June 17, 2014
Turning the Tide of NYC’s Educational Outcomes
A recent column in the New York Times by Dr. Robert Balfanz of Johns Hopkins University sheds light on the troubling disparities that exist in our country’s education system. The article discusses national data that is strikingly similar to what we see here in New York City – while there have been improvements in graduation rates in recent years, we continue to see disproportionately high dropout rates in African American and Latino communities.
The article suggests that to turn the tide for our city’s young people, we must not only reach out to struggling students in our high schools, but in the younger grades as well. According to Dr. Balfanz’s research, most students who eventually drop out can be identified as early as sixth grade based on their attendance, behavior and course performance.
“These young men,” he says, “are waving their hands early and often to say they need help, but our educational and student support systems aren’t organized to recognize and respond to their distress signals.”
A look at the data in CCC’s Keeping Track Online makes very clear our responsibility to do better by our children well before they reach high school, particularly in communities of color. The charts above show the percentages of public elementary and middle school children who met the new common core standards in reading and math in the last school year by race and ethnicity – and the disparities are evident.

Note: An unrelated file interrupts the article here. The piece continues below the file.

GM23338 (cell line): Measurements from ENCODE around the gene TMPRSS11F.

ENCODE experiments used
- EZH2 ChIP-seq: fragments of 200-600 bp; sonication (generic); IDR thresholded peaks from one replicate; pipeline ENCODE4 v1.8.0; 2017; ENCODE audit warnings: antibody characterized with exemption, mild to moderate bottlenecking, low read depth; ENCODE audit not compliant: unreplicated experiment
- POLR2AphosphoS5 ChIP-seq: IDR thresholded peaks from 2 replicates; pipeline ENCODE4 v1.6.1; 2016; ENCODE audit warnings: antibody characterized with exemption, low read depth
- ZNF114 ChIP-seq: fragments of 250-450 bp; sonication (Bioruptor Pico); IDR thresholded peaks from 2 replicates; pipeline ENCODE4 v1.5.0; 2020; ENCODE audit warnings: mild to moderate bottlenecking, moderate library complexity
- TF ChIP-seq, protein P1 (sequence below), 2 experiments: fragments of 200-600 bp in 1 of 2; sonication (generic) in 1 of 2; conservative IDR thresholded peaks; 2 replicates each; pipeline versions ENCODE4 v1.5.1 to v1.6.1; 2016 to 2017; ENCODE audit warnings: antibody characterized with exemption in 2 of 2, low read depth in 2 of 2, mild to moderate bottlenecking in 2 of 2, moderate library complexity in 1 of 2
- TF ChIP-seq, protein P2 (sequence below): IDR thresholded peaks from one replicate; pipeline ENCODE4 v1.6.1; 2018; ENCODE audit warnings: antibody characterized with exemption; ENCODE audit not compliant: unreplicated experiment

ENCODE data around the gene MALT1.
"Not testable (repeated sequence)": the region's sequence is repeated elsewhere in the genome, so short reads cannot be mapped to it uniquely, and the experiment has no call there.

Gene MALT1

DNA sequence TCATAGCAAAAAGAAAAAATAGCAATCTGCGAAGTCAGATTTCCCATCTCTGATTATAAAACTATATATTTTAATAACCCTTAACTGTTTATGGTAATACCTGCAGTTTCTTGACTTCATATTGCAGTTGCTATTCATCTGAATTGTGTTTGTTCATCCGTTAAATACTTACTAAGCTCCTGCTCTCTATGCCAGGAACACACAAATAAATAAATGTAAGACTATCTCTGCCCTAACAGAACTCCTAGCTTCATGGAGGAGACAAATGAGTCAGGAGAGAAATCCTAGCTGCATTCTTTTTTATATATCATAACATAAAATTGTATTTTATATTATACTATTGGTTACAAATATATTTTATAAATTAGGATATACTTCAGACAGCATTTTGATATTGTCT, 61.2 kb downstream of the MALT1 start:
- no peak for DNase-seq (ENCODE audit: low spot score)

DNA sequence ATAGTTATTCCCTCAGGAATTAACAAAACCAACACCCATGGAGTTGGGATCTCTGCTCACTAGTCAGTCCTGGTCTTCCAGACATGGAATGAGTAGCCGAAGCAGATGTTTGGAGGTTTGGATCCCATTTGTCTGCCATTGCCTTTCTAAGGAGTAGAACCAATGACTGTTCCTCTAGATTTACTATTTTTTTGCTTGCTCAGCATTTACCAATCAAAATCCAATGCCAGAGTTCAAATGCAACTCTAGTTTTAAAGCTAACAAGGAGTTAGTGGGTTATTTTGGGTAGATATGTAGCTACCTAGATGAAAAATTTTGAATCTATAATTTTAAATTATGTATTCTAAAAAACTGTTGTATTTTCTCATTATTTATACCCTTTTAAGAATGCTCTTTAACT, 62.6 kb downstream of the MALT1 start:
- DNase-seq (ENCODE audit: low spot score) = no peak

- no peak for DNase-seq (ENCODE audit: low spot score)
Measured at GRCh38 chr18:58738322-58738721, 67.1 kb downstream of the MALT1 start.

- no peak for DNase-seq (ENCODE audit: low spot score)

So what can be done? Like Dr. Balfanz, we believe that with the right interventions and supports, at the right period in a young person’s life, we can make important changes in their educational and life-long outcomes.
Through a series of conversations with school administrators, including a policy briefing and an analytic project that led to the publishing of our 2014 report, Keeping Middle School Students on Track for Success, CCC explored this very issue.
Here’s what we learned:
Our research shows that NYC has a number of promising initiatives underway – just a few of which are mentioned above – to respond to the educational needs of our city’s young people. We look forward to partnering with the Administration to expand on these opportunities so that we can ensure that the children who need these supports the most can benefit from them.